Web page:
Interior Ministry forces’ handling of the incident demonstrates its utter disregard for the right to life. Their failure to adhere to the minimum rules governing the use of force and their repeated failure to comply with the principles of necessity, proportionality, and precaution. The incremental escalation in the use of force indicates that the police authorities care little for the most important human right: the right to life. Indeed, the police’s handling of the incident on Sunday is indicative of the vindictive manner with which it deals with mass gatherings, of whatever nature. Police forces did not honor the most basic rules governing the use of tear gas to contain the “rioting,” which dictate that canisters not be fired into crowds or closed spaces and that exits be made available. Contrary to the security objective of tear gas—which is to disperse crowds—there was no exit for those targeted with the gas. Several suffocated to death while security forces corralled them and chased those who managed to escape with batons and more tear gas.
Dr. Hisham Abd al-Hamid, an aide to the top forensic physician, told al-Ahram, at 2:30 pm yesterday, “An autopsy of the bodies from the Zamalek-ENPPI match revealed that they had all been killed by asphyxiation, due to the crowding and the spread of tear gas in the air.” Later at 3:30 pm, the Forensic Medicine Authority announced that the preliminary forensic report was ready. The authority said that 19 people had died in the incident and the major causes of death were “contusions and abrasions in the chest and face as a result of the pressure on the chest cavity and lungs resulting from pushing, which impeded respiratory movement and led to death.” The authority denied its previous statement that the tear gas was one of the direct causes of death and also denied that some had been killed by gunfire.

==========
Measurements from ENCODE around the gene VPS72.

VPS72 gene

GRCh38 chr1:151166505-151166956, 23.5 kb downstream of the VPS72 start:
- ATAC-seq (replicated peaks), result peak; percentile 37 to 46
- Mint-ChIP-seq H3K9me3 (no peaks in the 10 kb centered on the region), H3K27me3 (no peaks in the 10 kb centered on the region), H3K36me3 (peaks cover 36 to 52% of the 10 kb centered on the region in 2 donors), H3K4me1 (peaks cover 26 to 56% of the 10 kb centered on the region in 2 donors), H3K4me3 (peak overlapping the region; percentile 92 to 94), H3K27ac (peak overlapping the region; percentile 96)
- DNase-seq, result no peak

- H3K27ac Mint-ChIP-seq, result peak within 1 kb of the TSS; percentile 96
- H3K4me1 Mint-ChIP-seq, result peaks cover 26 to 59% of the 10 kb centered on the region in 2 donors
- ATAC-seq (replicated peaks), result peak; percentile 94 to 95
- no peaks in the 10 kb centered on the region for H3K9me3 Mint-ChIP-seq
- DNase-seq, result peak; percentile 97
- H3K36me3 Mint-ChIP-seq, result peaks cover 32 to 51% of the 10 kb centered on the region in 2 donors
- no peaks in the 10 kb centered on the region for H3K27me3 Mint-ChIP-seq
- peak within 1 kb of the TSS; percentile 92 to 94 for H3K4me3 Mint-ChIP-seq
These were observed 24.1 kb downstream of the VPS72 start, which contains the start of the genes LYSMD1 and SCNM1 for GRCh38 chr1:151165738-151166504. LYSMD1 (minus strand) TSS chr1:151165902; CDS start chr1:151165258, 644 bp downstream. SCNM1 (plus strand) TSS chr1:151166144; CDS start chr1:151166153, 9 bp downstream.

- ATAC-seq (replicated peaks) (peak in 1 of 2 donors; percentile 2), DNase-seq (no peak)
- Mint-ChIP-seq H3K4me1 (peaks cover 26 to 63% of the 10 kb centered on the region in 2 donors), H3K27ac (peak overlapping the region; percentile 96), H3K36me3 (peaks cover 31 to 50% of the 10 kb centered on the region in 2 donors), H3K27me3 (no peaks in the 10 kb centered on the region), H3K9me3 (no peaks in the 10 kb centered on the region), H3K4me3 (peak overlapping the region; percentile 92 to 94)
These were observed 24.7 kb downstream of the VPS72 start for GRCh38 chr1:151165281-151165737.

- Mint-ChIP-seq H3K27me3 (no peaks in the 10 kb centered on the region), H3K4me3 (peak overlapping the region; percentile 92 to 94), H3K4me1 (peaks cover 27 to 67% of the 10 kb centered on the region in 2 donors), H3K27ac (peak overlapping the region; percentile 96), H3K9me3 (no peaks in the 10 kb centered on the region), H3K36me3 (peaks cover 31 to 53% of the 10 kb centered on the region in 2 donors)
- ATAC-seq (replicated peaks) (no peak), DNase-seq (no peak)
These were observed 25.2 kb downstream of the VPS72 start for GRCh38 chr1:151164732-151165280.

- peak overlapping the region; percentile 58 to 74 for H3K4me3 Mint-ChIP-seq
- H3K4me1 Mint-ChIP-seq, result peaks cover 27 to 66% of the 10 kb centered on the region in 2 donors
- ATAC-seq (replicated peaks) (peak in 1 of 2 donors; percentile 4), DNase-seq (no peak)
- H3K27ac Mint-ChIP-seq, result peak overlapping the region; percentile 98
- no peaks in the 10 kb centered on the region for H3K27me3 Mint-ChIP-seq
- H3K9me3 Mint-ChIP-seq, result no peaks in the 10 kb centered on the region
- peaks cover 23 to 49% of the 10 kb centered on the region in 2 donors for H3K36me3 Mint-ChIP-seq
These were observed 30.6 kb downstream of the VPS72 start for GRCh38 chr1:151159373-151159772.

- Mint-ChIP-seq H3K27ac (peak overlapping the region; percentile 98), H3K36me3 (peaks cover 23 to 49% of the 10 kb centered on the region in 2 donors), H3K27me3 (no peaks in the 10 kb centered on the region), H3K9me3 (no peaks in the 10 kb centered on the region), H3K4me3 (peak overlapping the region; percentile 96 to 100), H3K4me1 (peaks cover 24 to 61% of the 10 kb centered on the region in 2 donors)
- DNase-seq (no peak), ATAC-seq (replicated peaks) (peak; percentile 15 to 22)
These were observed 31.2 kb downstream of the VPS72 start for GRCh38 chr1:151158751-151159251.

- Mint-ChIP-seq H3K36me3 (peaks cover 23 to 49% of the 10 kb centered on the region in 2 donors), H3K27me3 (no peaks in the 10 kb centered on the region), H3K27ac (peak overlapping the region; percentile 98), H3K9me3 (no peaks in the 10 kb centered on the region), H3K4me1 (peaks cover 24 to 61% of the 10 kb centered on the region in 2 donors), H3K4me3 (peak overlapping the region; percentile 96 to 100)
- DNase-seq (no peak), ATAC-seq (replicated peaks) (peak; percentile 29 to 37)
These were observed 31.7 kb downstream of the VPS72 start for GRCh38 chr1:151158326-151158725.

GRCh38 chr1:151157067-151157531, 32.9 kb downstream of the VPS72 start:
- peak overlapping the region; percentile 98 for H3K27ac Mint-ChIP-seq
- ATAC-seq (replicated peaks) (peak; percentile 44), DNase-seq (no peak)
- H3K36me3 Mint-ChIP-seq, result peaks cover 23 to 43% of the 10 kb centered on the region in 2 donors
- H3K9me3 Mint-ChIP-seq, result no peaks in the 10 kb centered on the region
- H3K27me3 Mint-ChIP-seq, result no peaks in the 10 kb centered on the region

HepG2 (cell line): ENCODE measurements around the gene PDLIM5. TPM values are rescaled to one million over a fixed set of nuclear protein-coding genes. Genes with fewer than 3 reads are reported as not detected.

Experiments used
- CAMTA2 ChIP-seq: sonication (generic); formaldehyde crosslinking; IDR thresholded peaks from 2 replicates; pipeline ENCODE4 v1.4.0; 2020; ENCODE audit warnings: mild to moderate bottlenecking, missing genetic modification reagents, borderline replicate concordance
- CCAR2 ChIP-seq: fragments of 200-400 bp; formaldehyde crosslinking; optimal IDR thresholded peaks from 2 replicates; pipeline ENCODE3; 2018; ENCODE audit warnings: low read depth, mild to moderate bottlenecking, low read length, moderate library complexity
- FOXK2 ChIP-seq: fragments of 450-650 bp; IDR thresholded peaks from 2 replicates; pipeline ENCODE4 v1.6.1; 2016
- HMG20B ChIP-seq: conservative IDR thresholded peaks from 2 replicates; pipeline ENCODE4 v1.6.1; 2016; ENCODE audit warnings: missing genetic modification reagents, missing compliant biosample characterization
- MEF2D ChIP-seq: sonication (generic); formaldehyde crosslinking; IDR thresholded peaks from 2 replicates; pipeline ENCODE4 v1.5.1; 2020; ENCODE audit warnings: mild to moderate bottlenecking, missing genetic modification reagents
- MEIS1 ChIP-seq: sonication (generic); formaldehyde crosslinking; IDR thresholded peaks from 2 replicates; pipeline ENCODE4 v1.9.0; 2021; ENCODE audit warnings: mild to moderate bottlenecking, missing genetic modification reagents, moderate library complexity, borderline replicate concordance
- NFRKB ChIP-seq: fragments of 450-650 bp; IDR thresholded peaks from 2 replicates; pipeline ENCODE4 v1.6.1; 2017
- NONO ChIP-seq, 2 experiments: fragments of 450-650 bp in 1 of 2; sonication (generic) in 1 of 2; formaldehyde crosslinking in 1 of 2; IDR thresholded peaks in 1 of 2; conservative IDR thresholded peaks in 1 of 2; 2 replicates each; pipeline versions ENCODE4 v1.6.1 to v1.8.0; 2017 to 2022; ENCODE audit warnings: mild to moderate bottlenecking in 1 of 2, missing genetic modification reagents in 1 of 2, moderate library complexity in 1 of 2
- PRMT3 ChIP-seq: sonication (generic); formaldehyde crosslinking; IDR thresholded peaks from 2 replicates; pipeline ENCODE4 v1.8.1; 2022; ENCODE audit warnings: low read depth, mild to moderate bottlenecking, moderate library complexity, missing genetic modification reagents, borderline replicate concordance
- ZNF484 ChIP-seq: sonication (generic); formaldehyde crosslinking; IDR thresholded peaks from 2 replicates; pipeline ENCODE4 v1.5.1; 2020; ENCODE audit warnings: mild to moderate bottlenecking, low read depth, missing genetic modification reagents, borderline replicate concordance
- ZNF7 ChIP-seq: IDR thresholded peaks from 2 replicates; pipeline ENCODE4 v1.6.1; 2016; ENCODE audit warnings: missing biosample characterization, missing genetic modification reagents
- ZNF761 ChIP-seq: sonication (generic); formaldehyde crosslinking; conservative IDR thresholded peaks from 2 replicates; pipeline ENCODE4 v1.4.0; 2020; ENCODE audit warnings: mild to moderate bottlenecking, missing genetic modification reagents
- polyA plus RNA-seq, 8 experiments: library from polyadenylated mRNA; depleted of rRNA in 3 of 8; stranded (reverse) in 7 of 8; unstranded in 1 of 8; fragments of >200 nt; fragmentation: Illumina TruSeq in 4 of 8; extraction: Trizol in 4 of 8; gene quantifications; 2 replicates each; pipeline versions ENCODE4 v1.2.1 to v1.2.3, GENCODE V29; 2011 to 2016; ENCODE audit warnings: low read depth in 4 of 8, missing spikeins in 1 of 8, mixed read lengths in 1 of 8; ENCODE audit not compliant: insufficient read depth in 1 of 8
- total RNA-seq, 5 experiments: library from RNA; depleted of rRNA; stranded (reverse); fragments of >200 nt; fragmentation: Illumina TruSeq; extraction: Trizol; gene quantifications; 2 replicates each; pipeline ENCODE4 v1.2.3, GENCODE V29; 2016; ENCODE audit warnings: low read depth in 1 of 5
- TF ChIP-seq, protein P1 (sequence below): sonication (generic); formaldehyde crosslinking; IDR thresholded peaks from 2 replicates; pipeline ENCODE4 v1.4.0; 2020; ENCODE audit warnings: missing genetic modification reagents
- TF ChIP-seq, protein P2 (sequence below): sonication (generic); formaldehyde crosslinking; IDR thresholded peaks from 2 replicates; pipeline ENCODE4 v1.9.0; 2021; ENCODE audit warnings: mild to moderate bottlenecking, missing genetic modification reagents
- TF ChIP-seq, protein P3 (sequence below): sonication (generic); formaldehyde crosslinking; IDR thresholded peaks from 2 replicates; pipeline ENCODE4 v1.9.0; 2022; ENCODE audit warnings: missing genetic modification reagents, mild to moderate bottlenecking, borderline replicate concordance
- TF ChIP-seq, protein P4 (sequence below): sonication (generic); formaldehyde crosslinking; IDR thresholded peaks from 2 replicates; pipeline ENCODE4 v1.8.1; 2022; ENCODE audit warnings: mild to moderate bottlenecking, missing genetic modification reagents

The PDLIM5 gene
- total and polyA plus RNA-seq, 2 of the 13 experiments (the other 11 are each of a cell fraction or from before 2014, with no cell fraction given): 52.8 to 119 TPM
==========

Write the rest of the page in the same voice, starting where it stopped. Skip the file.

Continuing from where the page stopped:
The undersigned organizations attempted to contact the deputy director of the Forensic Medicine Authority for further details on the preliminary report and if the report contained the results of the chemical lab analysis, which would demonstrate whether CS gas was found in the blood of the dead, but he was unavailable for comment.
Whether the cause of death is asphyxiation due to excessive exposure to gas and poisoning due to the inhalation of gas or asphyxiation, fractures, and contusions dues to pushing, the criminal liability is the same. The main cause in both cases is the excessive, unnecessary use of gas in a way that seems designed to inflict injuries and harm on the crowd.
The undersigned organizations note that this crime is not an isolated incident, but represents a pattern of conduct when security personnel engage with crowds, whether political or sports assemblies. Security forces disregard all laws and standards related to assemblies and use unjustified violence; these incidents thus typically end with several dead and injured. This has been the pattern since 2011, whether it is a demonstration of no more than a few dozen carrying flowers and posters or ten thousand fans trying to enter a football match.
We reiterate that in the last four years police violence and crimes by the security apparatus, committed with full impunity, have reached levels unknown in Egypt’s modern history. If they continue undeterred and without genuine accountability, they threaten to push the victims and their families into carrying out their own private justice. The spread of violence between civilians and between them and state agencies is a genuine threat to civic peace.
- Cairo Institute for Human Rights Studies
- Egyptian Initiative for Personal Rights
- Egyptian Center for Economic and Social Rights
- National group for human rights and law
- Human Right Association for the Assistance of the Prisoners
- Arab Network for Human Rights Information
- El-Nadeem Centre for the rehabilitation of victims of violence and torture
- Andalus Institute for Tolerance and Anti-Violence Studies
- Center for Egyptian Women’s Legal Assistance
- Hisham Mobarak Law Center
- Appropriate Communications Techniques for Development
- Masryoon Against Religious Discrimination
- Egyptian Commission for rights and freedoms
- Arab Penal Reform Organization
- Association for Freedom of Thought and Expression
- Egyptian Coalition for the Rights of the Child
- New women foundation
- Group of Human Rights Legal Assistance